The synoptic problem, simply stated, is how does one describe the relationship between Matthew, Mark, and Luke. The consensus of New Testament scholarship is that a literary relationship exists between them, and that Mark was written first and then was used independently as a source by Matthew and Luke.1 An adverb is a word that modifies a verb, adjective, or other adverb by describing degree or manner. A characteristic, or signature expression in Mark is εὐθύς (euthus), a word that Mark uses forty-one times. On the other hand, this word is only used in Matthew five times and in Luke once. Euthus, classified as an adverb in Greek, is generally translated as immediately or at once.
Since euthus appears so few times in Matthew and Luke, one might conclude that they did not use Mark as a source. One could argue that since Luke uses none of the Markan instances of euthus, and since his one use of euthus (6:49) appears in a story that does not appear in Mark, Luke could not have acquired the word from Mark. Matthew's use of euthus corresponds to Mark's use in the following five instances: Matt 3:16 (Mk 1:10); 13:20 (Mk 4:16); Matt 13:21 (Mk 4:17); Matt 14:27 (Mk 6:50); Matt 21:3 (Mk 11:3). If Matthew and Luke used Mark as a source, the probability is that this Markan expression should have occurred more often in Matthew and Luke. Is there a reason why that might not have happened based on the consensus view for explaining the relationship between the three gospels? To check my data using Mark as the key for checking the uses in the other two gospels, it will be easier if one uses a gospel synopsis that provides the parallel passages between the three gospels side by side.2
By comparing Matthew to the Markan passages containing euthus, here is what I found:
1. In one instance Matthew reads tote (at that time, then, thereupon) not euthus.
2. In several instances Matthew reads eutheōs (at once, immediately), which the Greek lexicon describes as a more common expression than euthus.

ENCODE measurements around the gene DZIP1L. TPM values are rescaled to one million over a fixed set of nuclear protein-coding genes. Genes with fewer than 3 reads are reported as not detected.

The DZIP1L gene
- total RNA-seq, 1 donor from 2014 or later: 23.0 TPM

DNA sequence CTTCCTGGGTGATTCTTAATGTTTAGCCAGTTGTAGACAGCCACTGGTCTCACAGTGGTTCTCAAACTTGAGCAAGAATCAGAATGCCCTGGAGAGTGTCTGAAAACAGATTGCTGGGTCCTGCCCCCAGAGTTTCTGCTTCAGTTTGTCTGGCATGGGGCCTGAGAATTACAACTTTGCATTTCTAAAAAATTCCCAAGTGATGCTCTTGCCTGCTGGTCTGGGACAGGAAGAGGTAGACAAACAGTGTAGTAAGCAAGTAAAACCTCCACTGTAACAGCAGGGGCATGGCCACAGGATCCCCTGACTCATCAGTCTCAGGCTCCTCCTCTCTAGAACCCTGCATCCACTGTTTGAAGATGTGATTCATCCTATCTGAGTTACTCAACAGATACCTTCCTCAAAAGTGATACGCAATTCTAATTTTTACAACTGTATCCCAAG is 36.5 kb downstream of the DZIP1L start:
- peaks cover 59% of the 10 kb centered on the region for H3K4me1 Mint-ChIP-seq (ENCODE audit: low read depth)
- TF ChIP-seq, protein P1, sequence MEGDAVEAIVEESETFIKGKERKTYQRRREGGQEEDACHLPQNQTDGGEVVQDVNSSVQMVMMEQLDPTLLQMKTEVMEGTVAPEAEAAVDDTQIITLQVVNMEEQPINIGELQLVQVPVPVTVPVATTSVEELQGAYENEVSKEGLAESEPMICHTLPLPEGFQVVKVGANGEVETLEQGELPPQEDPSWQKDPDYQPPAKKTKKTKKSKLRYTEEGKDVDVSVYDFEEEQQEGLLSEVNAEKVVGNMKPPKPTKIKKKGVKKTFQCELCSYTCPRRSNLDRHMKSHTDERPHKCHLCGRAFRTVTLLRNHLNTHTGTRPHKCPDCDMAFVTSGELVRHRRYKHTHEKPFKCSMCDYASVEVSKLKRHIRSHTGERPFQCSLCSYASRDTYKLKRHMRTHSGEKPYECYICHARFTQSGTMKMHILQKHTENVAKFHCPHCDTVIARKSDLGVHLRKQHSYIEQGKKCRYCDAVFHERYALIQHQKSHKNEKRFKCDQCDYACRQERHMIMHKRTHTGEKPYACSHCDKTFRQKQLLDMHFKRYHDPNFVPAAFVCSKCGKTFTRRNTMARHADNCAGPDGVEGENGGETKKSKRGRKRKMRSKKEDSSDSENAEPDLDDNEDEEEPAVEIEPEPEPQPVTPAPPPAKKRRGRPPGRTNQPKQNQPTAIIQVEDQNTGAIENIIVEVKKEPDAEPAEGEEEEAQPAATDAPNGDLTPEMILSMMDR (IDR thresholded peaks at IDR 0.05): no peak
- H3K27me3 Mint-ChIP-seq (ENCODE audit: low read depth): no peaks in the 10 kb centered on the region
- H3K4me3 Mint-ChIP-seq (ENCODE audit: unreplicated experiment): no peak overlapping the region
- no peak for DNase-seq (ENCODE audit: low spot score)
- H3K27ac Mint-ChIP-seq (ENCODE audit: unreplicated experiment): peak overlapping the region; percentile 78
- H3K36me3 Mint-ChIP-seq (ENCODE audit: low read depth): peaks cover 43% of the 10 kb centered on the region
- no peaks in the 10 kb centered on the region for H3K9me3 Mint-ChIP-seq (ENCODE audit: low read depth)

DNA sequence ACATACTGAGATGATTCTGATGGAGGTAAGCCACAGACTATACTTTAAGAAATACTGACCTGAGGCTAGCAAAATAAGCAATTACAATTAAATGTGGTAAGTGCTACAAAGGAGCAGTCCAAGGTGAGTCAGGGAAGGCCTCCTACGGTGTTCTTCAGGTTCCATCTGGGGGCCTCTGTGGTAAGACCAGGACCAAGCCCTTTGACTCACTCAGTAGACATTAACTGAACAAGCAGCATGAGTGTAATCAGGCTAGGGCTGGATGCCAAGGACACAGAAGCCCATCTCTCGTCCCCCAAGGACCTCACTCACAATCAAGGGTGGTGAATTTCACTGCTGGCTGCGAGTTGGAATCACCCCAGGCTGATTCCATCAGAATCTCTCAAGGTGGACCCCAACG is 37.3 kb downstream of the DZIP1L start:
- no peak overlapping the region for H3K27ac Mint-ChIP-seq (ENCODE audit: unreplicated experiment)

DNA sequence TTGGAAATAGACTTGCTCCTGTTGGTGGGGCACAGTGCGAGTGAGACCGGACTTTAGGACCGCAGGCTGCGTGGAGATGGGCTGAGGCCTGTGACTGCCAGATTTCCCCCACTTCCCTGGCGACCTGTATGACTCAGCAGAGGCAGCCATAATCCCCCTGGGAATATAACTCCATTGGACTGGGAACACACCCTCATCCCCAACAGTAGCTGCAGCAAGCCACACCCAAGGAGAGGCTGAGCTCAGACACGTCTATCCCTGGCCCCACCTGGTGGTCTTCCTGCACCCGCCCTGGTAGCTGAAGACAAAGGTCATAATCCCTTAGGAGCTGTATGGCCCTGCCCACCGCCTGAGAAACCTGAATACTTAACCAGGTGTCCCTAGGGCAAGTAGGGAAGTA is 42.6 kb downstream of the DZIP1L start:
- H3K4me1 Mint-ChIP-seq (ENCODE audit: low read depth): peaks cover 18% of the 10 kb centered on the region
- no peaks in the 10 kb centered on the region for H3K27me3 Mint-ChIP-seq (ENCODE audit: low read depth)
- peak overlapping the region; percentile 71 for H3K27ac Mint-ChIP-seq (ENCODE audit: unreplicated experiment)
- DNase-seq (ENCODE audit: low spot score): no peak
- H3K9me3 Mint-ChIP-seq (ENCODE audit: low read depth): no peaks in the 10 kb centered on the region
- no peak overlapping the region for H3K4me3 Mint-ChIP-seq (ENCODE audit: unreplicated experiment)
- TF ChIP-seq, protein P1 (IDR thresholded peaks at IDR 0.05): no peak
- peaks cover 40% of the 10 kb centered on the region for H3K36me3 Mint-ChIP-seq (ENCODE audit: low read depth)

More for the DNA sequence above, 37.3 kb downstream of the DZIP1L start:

3. Matthew omits the entire passage in which euthus appears.
4. Matthew omits the word euthus.
5. Matthew omits the verse in which euthus appears.
6. Matthew abbreviates the sentence and omits euthus.
7. Matthew expands the sentence and omits euthus.
Here is what I found in Luke:
1. Luke writes the sentence differently and omits euthus.
2. Luke omits the entire passage in which euthus appears.
3. Luke omits the word euthus.
4. Luke omits the verse in which euthus appears.
5. Luke's text is different and omits euthus.
6. Luke reads eutheōs instead of euthus.
7. Luke's text is different and uses paraxrēma (at once, immediately). This word is found in the New Testament only in Luke and Acts, which are both written by the same author.
8. Luke reads paraxrēma.
In my view this data seems to support the idea that Matthew and Luke have edited Mark rather than attesting to Mark's revision of Matthew and Luke.
A possible reason for the avoidance of euthus by Matthew and Luke may be found in what the Greek lexicon3 calls a weakening of euthus to a meaning of then or so then. The lexicon offers the following examples of this weakened use in Mark 1:21, 23, 29. In these verses the word euthus becomes little more than a correlative particle indicating a sequential relationship between preceding and following material, much as Matthew saw in Mark when s/he replaces euthus in Mark 1:10 (=Matt 3:16) with tote.4
Why does the literary relationship between Matthew, Mark, and Luke matter? Because the literary sequence of these three texts establishes the history of the early Christian movement in the first century. With Mark as the earliest gospel and John as the latest, the historical process moves in a logical manner. Displacing Mark from the position of first gospel in effect renders Mark a reactionary gospel that rejects much of the early Christian tradition. For example, if Mark had Matthew and Luke in front of him when s/he wrote, s/he deliberately rejected the birth narratives and the special Matthean and Lukan parables tradition (some 18 parables that appear only in Matthew and Luke). Mark also rejected the sermons on the mount (Matthew) and plain (Luke) and the special sayings tradition that Matthew and Luke share (such as the Lord's Prayer, for example).
How do you see the relationship between Matthew, Mark, and Luke?
Missouri State University
1On the synoptic problem, see Hedrick, When History and Faith Collide. Studying Jesus (Wipf & Stock, reprint 2013), 76-109.
2Here are the appearances of euthus in Mark: 1:10, 12, 18, 20, 21, 23, 28, 29, 30, 42, 43; 2:8, 12; 3:6; 4:5, 15, 16, 17, 29; 5:2, 29, 30, 42 (bis); 6:25, 27, 45, 50, 54; 7:25; 8:10; 9:15, 20, 24; 10:52; 11:2, 3; 14:43, 45, 72; 15:1.
3F. W. Danker, A Greek-English Lexicon of the New Testament and Other Early Christian Literature (3rd ed.; Chicago, 2000), 406.
4Compare the translations of Mark 1:21, 23, 29 in New Revised Standard Version and the Revised English Bible.